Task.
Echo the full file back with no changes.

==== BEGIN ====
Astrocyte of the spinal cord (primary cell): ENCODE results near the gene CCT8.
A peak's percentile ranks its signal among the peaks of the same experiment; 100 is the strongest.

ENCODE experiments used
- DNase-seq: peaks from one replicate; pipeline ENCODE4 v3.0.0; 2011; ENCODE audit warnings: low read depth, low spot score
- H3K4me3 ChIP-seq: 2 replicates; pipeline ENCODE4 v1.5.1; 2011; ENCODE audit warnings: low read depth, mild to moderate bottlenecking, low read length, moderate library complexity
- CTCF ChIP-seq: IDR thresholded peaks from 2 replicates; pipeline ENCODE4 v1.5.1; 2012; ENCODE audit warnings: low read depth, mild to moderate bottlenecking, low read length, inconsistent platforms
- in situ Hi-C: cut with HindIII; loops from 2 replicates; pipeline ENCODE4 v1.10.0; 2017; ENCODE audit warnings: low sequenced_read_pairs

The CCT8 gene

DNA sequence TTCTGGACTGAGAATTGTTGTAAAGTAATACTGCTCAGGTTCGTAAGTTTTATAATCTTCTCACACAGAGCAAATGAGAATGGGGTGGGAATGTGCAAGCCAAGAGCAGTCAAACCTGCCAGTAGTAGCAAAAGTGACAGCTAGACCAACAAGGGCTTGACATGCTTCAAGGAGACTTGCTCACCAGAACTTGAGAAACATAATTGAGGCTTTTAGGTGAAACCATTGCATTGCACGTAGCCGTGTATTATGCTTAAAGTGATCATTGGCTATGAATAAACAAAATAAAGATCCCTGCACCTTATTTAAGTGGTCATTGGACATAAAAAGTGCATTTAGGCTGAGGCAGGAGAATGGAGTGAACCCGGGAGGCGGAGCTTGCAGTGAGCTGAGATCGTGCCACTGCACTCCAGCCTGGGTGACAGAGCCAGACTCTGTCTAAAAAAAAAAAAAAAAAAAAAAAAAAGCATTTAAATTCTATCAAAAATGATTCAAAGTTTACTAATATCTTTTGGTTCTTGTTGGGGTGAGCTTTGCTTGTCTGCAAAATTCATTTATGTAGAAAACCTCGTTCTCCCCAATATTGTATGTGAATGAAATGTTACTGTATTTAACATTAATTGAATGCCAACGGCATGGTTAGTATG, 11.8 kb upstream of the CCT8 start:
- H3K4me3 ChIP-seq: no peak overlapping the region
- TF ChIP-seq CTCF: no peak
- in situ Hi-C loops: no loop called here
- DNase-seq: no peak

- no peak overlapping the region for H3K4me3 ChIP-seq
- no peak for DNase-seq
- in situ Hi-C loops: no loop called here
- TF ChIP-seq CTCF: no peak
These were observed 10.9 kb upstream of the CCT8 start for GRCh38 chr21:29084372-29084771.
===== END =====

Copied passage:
Astrocyte of the spinal cord (primary cell): ENCODE results near the gene CCT8.
A peak's percentile ranks its signal among the peaks of the same experiment; 100 is the strongest.

ENCODE experiments used
- DNase-seq: peaks from one replicate; pipeline ENCODE4 v3.0.0; 2011; ENCODE audit warnings: low read depth, low spot score
- H3K4me3 ChIP-seq: 2 replicates; pipeline ENCODE4 v1.5.1; 2011; ENCODE audit warnings: low read depth, mild to moderate bottlenecking, low read length, moderate library complexity
- CTCF ChIP-seq: IDR thresholded peaks from 2 replicates; pipeline ENCODE4 v1.5.1; 2012; ENCODE audit warnings: low read depth, mild to moderate bottlenecking, low read length, inconsistent platforms
- in situ Hi-C: cut with HindIII; loops from 2 replicates; pipeline ENCODE4 v1.10.0; 2017; ENCODE audit warnings: low sequenced_read_pairs

The CCT8 gene

DNA sequence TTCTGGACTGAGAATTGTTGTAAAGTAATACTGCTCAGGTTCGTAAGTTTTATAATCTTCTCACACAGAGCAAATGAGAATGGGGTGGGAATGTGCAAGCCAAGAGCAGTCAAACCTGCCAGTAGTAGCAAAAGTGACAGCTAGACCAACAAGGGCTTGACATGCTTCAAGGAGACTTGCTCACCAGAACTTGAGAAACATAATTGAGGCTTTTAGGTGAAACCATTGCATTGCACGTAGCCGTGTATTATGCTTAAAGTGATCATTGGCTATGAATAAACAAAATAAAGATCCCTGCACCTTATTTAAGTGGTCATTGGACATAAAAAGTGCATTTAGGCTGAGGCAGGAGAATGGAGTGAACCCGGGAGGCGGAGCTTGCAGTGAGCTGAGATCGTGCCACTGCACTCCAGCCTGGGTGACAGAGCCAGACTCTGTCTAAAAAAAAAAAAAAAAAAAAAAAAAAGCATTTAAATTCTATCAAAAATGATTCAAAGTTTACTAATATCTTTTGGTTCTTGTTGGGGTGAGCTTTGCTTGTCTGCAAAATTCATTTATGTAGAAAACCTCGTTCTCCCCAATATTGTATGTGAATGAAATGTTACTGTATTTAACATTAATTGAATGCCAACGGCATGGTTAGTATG, 11.8 kb upstream of the CCT8 start:
- H3K4me3 ChIP-seq: no peak overlapping the region
- TF ChIP-seq CTCF: no peak
- in situ Hi-C loops: no loop called here
- DNase-seq: no peak

- no peak overlapping the region for H3K4me3 ChIP-seq
- no peak for DNase-seq
- in situ Hi-C loops: no loop called here
- TF ChIP-seq CTCF: no peak
These were observed 10.9 kb upstream of the CCT8 start for GRCh38 chr21:29084372-29084771.